Responding to Violence in Healthcare

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Responding to Violence in Healthcare

Violence in healthcare settings—especially in hospital emergency departments—is on the rise. A well-trained security team working in concert with the medical team can help manage this increasing violence.

The problem. In February 2017, The Joint Commission, a healthcare accreditation organization, reported, "Anyone in a health care facility can become a victim of violence. Since January 2010, The Joint Commission has received 201 reports from its accredited organizations of violent criminal events. Excluding the 16 reports of shootings…the database includes 118 reports of rape, 32 reports of homicide, 28 reports of physical assault, and seven reports of sexual assault." More than half of the incidents were patient-on-patient violence; six of the physical assaults were patient-on-staff violence.​ 

While healthcare workers make up less than 10 percent of the U.S. workforce, there are nearly as many violent injuries in the healthcare industry as in all other industries combined, Alexia Fernández Campbell reported in a December 2016 article in The Atlantic. She also cited a 2015 study, where 76 percent of nurses at a private hospital system in Virginia said they had experienced physical or verbal abuse from patients in the previous year. 

According to The Joint Commission, "A recent Occupational Safety and Health Administration report on workplace violence in healthcare highlights the magnitude of the problem: while 21 percent of registered nurses and nursing students reported being physically assaulted, more than 50 percent were verbally abused…in a 12-month period. In addition, 12 percent of emergency nurses experienced physical violence, and 59 percent experienced verbal abuse during a seven-day period." 

The California Division of Occupational Safety and Health adopted standards requiring hospitals to establish workplace violence prevention plans to protect healthcare workers and other facility personnel from aggressive and violent behavior. To identify risks, to report them, and to annually evaluate them are normal safety requirements in at least 16 U.S. states.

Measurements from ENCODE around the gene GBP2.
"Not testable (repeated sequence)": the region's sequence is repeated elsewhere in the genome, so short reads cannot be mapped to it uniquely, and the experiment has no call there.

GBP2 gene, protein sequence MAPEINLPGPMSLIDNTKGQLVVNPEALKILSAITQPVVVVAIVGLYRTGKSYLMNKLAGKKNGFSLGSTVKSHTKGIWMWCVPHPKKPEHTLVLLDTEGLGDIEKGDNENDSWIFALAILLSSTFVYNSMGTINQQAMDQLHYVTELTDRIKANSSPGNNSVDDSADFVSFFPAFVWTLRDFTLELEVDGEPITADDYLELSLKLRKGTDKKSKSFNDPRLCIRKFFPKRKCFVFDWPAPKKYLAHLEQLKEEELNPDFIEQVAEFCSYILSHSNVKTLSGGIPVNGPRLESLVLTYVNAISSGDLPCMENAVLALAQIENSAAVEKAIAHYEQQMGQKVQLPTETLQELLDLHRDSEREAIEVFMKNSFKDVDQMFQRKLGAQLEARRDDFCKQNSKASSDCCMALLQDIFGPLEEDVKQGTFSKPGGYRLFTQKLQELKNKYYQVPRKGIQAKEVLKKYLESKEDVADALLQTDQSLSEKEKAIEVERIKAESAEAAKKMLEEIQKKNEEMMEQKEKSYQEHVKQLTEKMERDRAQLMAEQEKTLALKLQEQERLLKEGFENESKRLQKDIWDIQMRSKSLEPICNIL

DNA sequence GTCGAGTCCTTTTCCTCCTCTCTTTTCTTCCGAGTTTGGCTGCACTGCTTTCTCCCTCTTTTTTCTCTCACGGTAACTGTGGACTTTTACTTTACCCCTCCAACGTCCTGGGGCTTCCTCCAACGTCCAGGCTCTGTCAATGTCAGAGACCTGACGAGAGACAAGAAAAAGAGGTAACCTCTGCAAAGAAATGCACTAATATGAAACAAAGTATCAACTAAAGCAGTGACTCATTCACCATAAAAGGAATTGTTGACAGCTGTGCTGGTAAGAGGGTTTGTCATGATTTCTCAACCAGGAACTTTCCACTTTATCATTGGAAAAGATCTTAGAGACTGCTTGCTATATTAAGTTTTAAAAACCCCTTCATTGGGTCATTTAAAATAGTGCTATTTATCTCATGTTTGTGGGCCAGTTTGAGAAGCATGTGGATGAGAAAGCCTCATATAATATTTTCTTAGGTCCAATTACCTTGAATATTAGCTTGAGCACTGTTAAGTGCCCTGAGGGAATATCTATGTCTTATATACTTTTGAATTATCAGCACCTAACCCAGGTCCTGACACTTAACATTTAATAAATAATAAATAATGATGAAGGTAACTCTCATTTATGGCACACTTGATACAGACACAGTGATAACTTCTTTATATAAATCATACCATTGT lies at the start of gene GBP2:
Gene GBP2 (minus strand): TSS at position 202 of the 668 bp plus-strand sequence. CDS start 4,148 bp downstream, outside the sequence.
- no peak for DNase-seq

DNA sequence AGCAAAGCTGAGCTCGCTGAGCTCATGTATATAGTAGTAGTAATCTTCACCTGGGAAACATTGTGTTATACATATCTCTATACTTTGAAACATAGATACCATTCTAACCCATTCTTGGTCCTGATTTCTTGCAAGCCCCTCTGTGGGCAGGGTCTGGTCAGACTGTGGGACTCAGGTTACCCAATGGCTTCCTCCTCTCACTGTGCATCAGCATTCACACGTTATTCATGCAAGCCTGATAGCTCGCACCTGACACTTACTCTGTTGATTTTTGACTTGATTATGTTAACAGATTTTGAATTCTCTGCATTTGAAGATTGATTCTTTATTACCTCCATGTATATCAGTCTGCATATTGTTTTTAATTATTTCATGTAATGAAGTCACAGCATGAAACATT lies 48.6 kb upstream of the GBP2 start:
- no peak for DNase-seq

Joint Commission standard EM.02.02.05, EP 3 calls for hospitals to clearly explain how personnel are to respond to violence in their management plans. Specifically, "The Emergency Operations Plan describes how the hospital will coordinate security activities with community security agencies." Hospitals are to include preparation for emergencies such as an active shooter situation. 

Training. When the incident rate of aggression is high, the security team can be trained to use advanced confrontation techniques which enable them to manage the most aggressive patients. Of course, security officers work under the supervision of medical staff, and they should use only defensive techniques to control patients. 

Training for de-escalation and other responses to aggressive behavior is provided by such companies as Crisis Prevention Institute, MOAB Training International, and AVADE. It is important for the trainer to address the healthcare facility's security management plan during the sessions. 

Security officers can learn verbal judo and simple defensive techniques in as little as four hours; however, those working in high-incident areas will benefit from longer training sessions. Costs usually include a student workbook, the trainer's fee, and the student's wage. 

At one facility where more than 20 patient watches occur each day, the staff is subject to potential violence. The immediate availability of highly trained security specialists helps to keep the area as safe as possible. The security team finds weapons, places aggressive patients into restraints (on medical authority), and occasionally assists police with responses to violence in the hospital. 

The training of the security specialists at that facility focuses on use of the AVADE (Awareness Vigilance Avoidance Defense Escape/ Environment) defensive techniques. This training shows how a 120-pound person can quickly take down an attacker weighing more than 250 pounds. Size of the security officer is not as important as the quality of the training.